RPG Talk: All in the Same Class

Meet up with a D&D party at an inn or whatever, and more than likely, it will contain an improbable mix of warriors, wizards, clerics and rogues. I say improbable because there's something to the old adage that birds of a feather indeed flock together. What is the cleric doing hanging out with a sinful thief? What do the burly fighter and intellectual mage talk about? Why don't these people ever seek the company of someone with their own background, traditions, and values? In short, why would people seek this kind of artificial balance unless they knew they were in a game.

But they ARE in a game, and it may seem wise to have a balance (there's that word again) of abilities and weaknesses so that the party can tackle most anything that's thrown at them. The fighter deals a lot of damage, the cleric is in charge of healing, the thief gets you through dungeon puzzles, and the magic-user demonstrates a versatility that patches up most any hole. And it's not jut D&D, a lot of role-playing games have a "class" system, and even in those that don't, players will try to balance each other out - this one a boxer, this one an engineer, this one a doctor, and so on. Video games like World of Warcraft have certainly cemented the idea in gamers' minds (their big "raids" are impossible without an exact mix of classes), and I'm reminded of City of Heroes, a superhero MMORPG that took what is usually a classless structure and turned into a simple Blaster-Scrapper-Defender-Tanker scheme.

In a video game, I get it. The scenarios and encounters are pre-programmed, and you might need a little bit of everything to get through them. But in a table-top game, where the GameMaster should tailor the story to his players and their characters, is an unbalanced party really that strange an idea? What about a party made up of members of only ONE class?

Ideas immediately come to mind: A Thieves' Guild campaign. An elite army unit of the best fighters in the kingdom. The Paladins of the Round Table (paladins). Wizard Academy. A holy order. A bardic band on tour. Having written that, there isn't one I wouldn't be interested in running.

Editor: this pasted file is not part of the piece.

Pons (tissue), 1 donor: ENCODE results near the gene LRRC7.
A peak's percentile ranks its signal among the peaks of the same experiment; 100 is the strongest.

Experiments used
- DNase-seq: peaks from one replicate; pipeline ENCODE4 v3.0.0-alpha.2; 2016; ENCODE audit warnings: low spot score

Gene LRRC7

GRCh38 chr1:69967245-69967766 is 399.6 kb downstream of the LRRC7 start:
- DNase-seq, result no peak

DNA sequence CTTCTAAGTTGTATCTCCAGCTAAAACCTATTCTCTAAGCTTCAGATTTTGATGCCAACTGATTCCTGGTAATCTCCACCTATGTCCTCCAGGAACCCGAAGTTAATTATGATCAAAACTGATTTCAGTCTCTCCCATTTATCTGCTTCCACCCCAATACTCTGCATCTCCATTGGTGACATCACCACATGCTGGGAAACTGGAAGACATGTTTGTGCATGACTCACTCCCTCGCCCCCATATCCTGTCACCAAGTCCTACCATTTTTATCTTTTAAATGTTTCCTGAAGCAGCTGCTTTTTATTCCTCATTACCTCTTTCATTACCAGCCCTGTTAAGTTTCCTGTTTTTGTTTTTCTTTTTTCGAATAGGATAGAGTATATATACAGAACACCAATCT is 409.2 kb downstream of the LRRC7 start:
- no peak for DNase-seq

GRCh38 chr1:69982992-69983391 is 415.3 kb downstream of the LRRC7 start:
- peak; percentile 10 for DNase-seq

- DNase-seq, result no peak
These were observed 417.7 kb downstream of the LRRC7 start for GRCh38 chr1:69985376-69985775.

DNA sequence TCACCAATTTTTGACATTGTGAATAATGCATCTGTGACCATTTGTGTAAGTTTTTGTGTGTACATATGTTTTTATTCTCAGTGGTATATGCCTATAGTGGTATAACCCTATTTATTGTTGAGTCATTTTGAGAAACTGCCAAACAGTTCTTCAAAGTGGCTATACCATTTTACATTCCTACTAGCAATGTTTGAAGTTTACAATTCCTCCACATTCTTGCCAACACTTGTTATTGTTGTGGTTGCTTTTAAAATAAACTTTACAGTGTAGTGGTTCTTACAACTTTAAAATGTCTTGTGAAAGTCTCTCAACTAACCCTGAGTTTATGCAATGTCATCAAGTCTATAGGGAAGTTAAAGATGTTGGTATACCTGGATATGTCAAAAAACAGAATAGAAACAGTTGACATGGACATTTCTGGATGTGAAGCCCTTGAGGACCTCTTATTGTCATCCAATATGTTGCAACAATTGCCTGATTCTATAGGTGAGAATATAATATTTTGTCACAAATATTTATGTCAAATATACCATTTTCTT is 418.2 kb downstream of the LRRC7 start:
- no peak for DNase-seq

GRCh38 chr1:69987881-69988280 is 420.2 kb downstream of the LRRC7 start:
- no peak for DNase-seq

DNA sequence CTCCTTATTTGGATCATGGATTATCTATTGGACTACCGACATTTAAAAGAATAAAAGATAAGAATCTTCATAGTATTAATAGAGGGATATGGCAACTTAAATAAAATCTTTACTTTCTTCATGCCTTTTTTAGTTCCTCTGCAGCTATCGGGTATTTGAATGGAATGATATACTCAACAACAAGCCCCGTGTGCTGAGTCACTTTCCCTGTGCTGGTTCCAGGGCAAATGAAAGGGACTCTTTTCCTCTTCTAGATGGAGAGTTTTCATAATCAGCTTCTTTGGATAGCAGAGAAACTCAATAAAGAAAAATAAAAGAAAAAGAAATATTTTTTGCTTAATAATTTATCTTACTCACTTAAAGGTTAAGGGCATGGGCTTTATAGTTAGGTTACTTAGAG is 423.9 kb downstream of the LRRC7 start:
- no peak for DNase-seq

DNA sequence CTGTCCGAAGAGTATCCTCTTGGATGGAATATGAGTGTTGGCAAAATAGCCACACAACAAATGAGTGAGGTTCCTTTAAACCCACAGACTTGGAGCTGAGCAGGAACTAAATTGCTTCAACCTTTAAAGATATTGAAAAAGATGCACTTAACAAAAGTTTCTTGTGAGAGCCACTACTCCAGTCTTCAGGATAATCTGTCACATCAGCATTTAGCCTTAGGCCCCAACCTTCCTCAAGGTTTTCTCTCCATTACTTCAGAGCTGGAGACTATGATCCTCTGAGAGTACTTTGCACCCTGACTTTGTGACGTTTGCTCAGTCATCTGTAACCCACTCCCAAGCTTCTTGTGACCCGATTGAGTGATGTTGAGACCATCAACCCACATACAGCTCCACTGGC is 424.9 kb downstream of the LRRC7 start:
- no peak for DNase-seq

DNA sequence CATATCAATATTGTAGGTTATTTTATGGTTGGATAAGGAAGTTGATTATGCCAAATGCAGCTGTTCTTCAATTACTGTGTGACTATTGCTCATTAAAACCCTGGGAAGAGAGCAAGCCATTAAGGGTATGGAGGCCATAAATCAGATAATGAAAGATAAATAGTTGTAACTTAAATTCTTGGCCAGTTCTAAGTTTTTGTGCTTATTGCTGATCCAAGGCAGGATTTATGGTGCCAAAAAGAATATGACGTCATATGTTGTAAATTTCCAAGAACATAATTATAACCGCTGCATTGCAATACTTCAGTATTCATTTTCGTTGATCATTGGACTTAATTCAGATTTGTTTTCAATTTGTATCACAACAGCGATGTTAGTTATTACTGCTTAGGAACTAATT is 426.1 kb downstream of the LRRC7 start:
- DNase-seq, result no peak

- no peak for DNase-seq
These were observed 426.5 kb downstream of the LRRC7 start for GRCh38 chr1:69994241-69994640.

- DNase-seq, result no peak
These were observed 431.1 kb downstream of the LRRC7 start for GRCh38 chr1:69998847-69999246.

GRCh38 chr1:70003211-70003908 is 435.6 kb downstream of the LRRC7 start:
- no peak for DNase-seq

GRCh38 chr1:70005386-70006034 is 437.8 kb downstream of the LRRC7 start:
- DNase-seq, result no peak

On a mechanical level, is there a worry, in the one-class campaign, that the players will all be doing the same thing, having to roll generally the same dice over and over, have all the same options, and the same weaknesses? Happily, games usually allow for a lot of customization. I like AD&D 2nd's "Kits" because they essentially give you subclasses within a class, so your party could well have a swashbuckler, a savage warrior, a cavalier, and an Amazon, each with their own bonuses and penalties, special abilities and weaknesses, and quirks of background. You might still wonder what that special mix is doing together, of course.

Players could simply differentiate their warriors by making them experts in different weapons or fighting styles (that's how ensemble action movies work), or their thieves by jacking up different skills (one is a great pickpocket, another scales walls like you wouldn't believe). Bards are great because they're already one-man parties who know a little bit of fighting, a little bit of magic and a little bit of thievery. Indeed, nothing stops your character from BEHAVING like he's in another class. Your group of wizards might have extremely diverse spell books - combat spells, healing spells, stealth spells, and so on - or your rogue squad might have a Bandit (fighterly), a master of sleight of hand (faux wizard), one who knows first aid because this isn't his first scrape...

And then there's the role-playing aspect of it. No two fighters will be alike because they will have different personalities. The haunted veteran, the cocky troublemaker, the wise zen master, the dim-witted tank. RPGs are more than scenario-defeating games, they're about characters bouncing off each other, building relationships, joking around, creating drama, etc. And it doesn't matter if you're all equipped with the same short sword or start off with the same hit dice. Players are individuals who will turn that block of stats into an individual. It's up to you, as GM, to make sure the adventures fit the group, not the other way around.

2 comments:

Jack Gulick said...

Two systems I can think of that directly addressed this...

Iron Heroes, where everyone is a fighter but a very distinct kind of fighter, was an impressive 3E take on the idea, if mechanically complex with lots of token-based bookkeeping.

Fate Accelerated Edition allows all the characters to be very similar in what they can do, but differentiated by HOW they do things.

Doc_Loki said...

Aside from the Turtles, the only other really serious exploration of this concept I can think of is the various Green Lantern Corps series DC have done over the years. Mechanically, I think it works because Green Lantern is essentially a prestige class applied over the top of your existing class.

 

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